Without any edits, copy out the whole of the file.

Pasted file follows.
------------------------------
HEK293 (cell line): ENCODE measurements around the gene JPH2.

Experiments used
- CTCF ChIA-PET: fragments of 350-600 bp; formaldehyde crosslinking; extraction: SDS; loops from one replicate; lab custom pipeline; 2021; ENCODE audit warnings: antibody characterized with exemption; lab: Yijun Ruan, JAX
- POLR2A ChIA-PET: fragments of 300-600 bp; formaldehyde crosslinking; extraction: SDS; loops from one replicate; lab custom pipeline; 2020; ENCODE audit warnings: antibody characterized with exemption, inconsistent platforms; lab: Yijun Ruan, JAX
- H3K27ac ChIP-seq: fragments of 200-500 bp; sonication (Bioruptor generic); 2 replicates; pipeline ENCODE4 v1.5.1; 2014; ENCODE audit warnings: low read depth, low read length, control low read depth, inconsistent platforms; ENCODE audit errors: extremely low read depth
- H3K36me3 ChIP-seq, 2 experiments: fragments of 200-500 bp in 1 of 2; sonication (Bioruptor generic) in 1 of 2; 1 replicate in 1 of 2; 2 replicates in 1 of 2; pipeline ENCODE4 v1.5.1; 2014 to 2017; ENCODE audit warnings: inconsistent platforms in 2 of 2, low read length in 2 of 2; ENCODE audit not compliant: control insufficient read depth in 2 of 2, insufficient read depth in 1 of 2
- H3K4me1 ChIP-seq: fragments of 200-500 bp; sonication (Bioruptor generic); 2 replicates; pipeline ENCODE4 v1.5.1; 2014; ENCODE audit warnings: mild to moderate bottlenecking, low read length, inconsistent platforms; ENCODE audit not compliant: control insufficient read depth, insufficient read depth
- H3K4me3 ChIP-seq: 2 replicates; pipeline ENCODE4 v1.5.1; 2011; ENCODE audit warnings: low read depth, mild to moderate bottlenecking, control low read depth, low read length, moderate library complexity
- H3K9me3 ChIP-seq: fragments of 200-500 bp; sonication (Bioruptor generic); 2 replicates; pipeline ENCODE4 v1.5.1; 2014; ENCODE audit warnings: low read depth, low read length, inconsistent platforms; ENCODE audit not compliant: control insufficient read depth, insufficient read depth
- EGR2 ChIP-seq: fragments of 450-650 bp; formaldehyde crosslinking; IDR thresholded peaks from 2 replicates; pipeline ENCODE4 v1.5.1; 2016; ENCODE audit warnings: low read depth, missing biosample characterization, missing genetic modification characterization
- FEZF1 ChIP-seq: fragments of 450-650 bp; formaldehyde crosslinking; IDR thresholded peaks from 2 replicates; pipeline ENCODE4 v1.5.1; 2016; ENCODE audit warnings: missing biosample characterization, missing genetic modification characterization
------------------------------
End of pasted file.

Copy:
HEK293 (cell line): ENCODE measurements around the gene JPH2.

Experiments used
- CTCF ChIA-PET: fragments of 350-600 bp; formaldehyde crosslinking; extraction: SDS; loops from one replicate; lab custom pipeline; 2021; ENCODE audit warnings: antibody characterized with exemption; lab: Yijun Ruan, JAX
- POLR2A ChIA-PET: fragments of 300-600 bp; formaldehyde crosslinking; extraction: SDS; loops from one replicate; lab custom pipeline; 2020; ENCODE audit warnings: antibody characterized with exemption, inconsistent platforms; lab: Yijun Ruan, JAX
- H3K27ac ChIP-seq: fragments of 200-500 bp; sonication (Bioruptor generic); 2 replicates; pipeline ENCODE4 v1.5.1; 2014; ENCODE audit warnings: low read depth, low read length, control low read depth, inconsistent platforms; ENCODE audit errors: extremely low read depth
- H3K36me3 ChIP-seq, 2 experiments: fragments of 200-500 bp in 1 of 2; sonication (Bioruptor generic) in 1 of 2; 1 replicate in 1 of 2; 2 replicates in 1 of 2; pipeline ENCODE4 v1.5.1; 2014 to 2017; ENCODE audit warnings: inconsistent platforms in 2 of 2, low read length in 2 of 2; ENCODE audit not compliant: control insufficient read depth in 2 of 2, insufficient read depth in 1 of 2
- H3K4me1 ChIP-seq: fragments of 200-500 bp; sonication (Bioruptor generic); 2 replicates; pipeline ENCODE4 v1.5.1; 2014; ENCODE audit warnings: mild to moderate bottlenecking, low read length, inconsistent platforms; ENCODE audit not compliant: control insufficient read depth, insufficient read depth
- H3K4me3 ChIP-seq: 2 replicates; pipeline ENCODE4 v1.5.1; 2011; ENCODE audit warnings: low read depth, mild to moderate bottlenecking, control low read depth, low read length, moderate library complexity
- H3K9me3 ChIP-seq: fragments of 200-500 bp; sonication (Bioruptor generic); 2 replicates; pipeline ENCODE4 v1.5.1; 2014; ENCODE audit warnings: low read depth, low read length, inconsistent platforms; ENCODE audit not compliant: control insufficient read depth, insufficient read depth
- EGR2 ChIP-seq: fragments of 450-650 bp; formaldehyde crosslinking; IDR thresholded peaks from 2 replicates; pipeline ENCODE4 v1.5.1; 2016; ENCODE audit warnings: low read depth, missing biosample characterization, missing genetic modification characterization
- FEZF1 ChIP-seq: fragments of 450-650 bp; formaldehyde crosslinking; IDR thresholded peaks from 2 replicates; pipeline ENCODE4 v1.5.1; 2016; ENCODE audit warnings: missing biosample characterization, missing genetic modification characterization